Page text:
Sunday, June 15, 2014
A Chat With Richard Earl Rice
I retired from my day job at age 61. For a while I tried to occupy all my now-found free time with golf and fishing. Unfortunately in Idaho, you only get about six months of weather decent enough to do either. And the wind blows relentlessly. And I can’t say either pursuit adds much of value to anyone other than myself.
I had always wanted to try writing, and in fact, had a few false starts along the years, but never took the time to finish anything or really learn the craft. But now I was free, so I grabbed one of my dozens of latent story ideas and launched myself.
Probably it’s an ego thing. I reasoned if I was successful at telling a story, maybe someone out there would laugh, or cry or escape into a world I created. Maybe someday my kids will read my stories and pass them on to their kids and in a way I’ll live forever.
What have you written (books, short stories, articles, etc.)?
In the dozen or so years I’ve been at this, I’ve completed three novels, with a fourth nearly done, but set aside for a while to incubate. I’m a third of the way through my fifth novel. I’ve also written a dozen or so short stories.
Which of the novels you’ve written are your favorite and why?
My last novel, Star Eaters, is my favorite. I think the story is good, but more than that, I’ve had a lot of help on perfecting the manuscript. First, it was rigorously critiqued by my writing group. Later, the story caught the attention of an agent, who encouraged me to try getting a professional editor take a whack at it. I took his advice and actually hired two editors work it over - a story editor and a line editor.
The feedback from all those folks helped me remember all those rules of grammar I once learned and taught me a lot about story pace and development. I may never get this novel published, but it marked a turning point in my writing career…I believe I’m a far better writer because of all the help I’ve received.
Who are your favorite authors?
I have a pretty long list, as I knock off about a book a week. When I crave weirdness, I go to Stephen King, Dean Koontz, Michael Crighton, or Scott Sigler. If I’m hungry for SciFi or Fantasy, give me Ben Bova, Terry Brooks, Suzanne Collins, Robert Sawyer, Jack McDevitt. Thriller/spy writers like Brad Thor, Lee Child, Vince Flynn and Daniel Silva trip my trigger. I’ve also enjoyed more conventional stories from talented, best seller authors like John Grisham, Ridley Pearson, James Lee Burke, Stieg Larson, Wilber Smith, even Janet Evanovich.
What is your favorite genre to read?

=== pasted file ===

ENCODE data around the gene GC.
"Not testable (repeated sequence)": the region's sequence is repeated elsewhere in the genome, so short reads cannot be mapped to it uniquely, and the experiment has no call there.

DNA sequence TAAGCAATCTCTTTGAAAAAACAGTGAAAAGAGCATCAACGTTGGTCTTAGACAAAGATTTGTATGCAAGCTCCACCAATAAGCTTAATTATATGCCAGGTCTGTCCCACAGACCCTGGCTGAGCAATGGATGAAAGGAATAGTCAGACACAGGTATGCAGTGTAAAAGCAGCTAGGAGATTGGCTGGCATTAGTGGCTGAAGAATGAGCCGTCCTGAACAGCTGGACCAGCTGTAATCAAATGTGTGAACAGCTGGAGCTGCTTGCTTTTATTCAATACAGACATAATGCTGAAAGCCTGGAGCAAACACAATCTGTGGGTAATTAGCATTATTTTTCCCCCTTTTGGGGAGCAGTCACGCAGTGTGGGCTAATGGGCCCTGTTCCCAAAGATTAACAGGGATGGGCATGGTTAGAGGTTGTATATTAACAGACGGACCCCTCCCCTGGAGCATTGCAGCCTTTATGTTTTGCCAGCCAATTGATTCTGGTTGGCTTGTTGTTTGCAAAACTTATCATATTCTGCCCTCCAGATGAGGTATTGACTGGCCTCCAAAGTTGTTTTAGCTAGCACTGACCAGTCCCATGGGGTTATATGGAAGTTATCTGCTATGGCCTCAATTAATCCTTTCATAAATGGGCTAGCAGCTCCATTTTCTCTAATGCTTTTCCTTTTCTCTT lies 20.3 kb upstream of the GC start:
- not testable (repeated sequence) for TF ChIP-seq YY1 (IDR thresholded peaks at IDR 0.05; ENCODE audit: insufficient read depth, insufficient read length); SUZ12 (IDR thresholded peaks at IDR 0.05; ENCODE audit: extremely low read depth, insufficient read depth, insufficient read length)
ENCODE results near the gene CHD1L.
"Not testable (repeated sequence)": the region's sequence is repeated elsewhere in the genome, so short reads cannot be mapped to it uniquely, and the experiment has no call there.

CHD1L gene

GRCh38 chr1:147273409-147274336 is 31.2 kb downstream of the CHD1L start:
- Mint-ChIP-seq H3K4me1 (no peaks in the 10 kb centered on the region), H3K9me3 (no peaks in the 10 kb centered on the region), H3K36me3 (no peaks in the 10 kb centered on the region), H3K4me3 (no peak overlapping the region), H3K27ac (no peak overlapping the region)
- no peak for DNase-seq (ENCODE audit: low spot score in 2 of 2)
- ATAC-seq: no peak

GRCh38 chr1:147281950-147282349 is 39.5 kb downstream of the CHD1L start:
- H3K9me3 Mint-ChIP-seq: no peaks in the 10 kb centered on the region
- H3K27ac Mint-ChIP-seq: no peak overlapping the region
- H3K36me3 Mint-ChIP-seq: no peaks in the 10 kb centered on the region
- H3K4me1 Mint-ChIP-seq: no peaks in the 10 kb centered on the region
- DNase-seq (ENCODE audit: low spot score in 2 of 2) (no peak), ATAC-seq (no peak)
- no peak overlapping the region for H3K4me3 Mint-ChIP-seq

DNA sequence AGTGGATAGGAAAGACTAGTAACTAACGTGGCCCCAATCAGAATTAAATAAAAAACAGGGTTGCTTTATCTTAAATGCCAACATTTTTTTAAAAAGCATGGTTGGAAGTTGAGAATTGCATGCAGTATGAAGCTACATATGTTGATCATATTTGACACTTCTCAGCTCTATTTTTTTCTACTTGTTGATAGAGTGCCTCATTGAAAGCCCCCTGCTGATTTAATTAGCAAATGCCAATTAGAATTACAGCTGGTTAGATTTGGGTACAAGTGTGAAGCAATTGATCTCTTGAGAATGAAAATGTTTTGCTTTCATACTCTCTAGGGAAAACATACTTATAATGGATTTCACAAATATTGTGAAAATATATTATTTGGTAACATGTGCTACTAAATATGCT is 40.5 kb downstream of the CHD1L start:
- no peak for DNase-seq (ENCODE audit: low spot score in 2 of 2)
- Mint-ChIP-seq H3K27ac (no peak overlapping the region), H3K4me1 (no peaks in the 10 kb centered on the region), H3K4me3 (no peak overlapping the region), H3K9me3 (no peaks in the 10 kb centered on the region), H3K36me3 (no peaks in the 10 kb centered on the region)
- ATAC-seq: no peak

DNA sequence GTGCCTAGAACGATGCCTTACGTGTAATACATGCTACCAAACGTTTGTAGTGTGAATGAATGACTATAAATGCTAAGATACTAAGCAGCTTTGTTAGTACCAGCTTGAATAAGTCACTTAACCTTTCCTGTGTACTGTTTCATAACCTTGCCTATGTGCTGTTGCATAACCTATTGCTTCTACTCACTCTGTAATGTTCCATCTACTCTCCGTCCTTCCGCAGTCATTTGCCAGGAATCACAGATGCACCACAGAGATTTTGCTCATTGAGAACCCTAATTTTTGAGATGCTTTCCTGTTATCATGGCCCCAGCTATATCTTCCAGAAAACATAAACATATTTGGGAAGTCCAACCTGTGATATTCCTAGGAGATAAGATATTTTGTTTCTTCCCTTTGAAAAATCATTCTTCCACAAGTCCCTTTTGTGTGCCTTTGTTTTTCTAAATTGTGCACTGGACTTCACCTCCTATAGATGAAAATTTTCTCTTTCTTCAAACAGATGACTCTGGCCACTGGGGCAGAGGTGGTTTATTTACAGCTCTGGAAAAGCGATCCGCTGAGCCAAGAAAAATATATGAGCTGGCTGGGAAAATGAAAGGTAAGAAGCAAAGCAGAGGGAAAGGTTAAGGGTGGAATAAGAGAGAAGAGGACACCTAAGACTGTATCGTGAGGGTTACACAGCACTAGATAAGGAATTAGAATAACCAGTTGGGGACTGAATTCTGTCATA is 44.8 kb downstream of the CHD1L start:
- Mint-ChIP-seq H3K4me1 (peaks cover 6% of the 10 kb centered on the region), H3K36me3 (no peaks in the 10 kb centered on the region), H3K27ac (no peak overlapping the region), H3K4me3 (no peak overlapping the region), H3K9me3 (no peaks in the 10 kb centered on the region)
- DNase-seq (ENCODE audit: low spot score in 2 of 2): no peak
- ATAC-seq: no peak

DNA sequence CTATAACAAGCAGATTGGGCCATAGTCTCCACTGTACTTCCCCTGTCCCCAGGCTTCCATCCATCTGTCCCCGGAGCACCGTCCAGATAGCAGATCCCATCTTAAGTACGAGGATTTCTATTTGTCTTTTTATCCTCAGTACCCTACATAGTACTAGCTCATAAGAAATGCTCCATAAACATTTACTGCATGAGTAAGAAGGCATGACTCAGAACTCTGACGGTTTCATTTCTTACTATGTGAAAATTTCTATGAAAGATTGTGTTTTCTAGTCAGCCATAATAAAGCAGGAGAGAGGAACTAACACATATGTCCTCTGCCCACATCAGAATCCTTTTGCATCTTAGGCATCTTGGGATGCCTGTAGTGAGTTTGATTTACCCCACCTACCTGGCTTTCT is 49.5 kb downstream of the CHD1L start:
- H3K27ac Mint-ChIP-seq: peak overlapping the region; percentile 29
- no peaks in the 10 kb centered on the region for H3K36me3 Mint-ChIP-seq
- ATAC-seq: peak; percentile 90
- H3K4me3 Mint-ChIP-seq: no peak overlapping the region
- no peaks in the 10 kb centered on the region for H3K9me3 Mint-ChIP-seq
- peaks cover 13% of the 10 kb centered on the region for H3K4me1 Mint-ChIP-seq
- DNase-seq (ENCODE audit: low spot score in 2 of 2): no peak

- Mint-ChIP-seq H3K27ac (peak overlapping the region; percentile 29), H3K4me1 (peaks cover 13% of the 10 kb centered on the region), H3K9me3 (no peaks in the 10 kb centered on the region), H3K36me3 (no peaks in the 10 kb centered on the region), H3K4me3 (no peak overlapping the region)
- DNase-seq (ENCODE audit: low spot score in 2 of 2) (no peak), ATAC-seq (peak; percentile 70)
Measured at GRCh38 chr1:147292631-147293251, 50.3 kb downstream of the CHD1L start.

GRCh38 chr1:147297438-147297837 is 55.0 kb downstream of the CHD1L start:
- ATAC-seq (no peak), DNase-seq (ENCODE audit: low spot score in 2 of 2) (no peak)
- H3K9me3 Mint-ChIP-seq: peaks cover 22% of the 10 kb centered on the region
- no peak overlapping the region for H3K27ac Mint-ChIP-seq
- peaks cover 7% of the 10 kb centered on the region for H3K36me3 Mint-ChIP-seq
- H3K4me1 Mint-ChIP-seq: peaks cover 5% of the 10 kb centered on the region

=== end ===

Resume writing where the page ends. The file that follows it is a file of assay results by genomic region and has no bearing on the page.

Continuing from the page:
I like thrillers - the conventional spy, secret agent, anti-terrorist good guy vs. bad guy stories
What is your obligation to your readers?
To give them a story they will not forget, and maybe a warning to tuck away that our world is in a lot of danger these days and the future may have to be approached very carefully.
What is your obligation to yourself as a writer?
To always keep writing and never stop learning.
Who are your favorite hero and heroine?
Jack Reacher – Creation of Lee Child – masculine, competent, different
Stephanie Plum – Creation of Janet Evanovich - cute, real, never gives up
Do you have any advice for beginning writers?
Be prepared to go into it with gusto. Half an effort, with lots of excuses to avoid wordsmithing won’t get you there.
What was your easiest book to write?
I wrote a thriller called Incendiary. It had elements of firefighting and light airplane flying, which are things I have done during my lifetime. It was also set in parts of the world where I have lived at one time or another.
Which was the hardest?
A novel I’m calling Prodigy. I had the first part of the story nailed, but could not find a way to conclude it to my satisfaction. It is now sitting quietly in a box in my closet waiting for a new inspiration to strike.
What is the hardest part of the creative process for you?
Finding good ways to “show” instead of “tell”
Do you write by an outline? If not, what is your method?
Sometimes a general one, but mostly…no. I try to get an idea in my head of where the story goes in general then let the characters take me there.
Do you have set hours in the day to write?
I try to crank out at least 500 words before noon then go do other stuff.
Writing is tough. What makes you keep coming back?
I’m not of the opinion writing is tough. Fighting forest fires is tough. Manual labor in an oil field is tough. Studying for final exams is tough. Giving a technical presentation to a vice president is tough. Telling a man you’re laying him off is tough. I’ve done all those things and I’d by far rather write.